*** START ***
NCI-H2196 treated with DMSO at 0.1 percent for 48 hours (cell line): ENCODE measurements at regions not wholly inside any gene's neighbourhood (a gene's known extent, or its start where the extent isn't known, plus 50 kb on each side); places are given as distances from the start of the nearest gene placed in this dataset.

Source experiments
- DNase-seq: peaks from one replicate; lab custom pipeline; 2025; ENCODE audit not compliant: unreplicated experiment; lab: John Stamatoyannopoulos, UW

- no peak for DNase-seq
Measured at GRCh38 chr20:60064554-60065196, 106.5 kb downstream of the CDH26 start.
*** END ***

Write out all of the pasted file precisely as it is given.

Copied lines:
NCI-H2196 treated with DMSO at 0.1 percent for 48 hours (cell line): ENCODE measurements at regions not wholly inside any gene's neighbourhood (a gene's known extent, or its start where the extent isn't known, plus 50 kb on each side); places are given as distances from the start of the nearest gene placed in this dataset.

Source experiments
- DNase-seq: peaks from one replicate; lab custom pipeline; 2025; ENCODE audit not compliant: unreplicated experiment; lab: John Stamatoyannopoulos, UW

- no peak for DNase-seq
Measured at GRCh38 chr20:60064554-60065196, 106.5 kb downstream of the CDH26 start.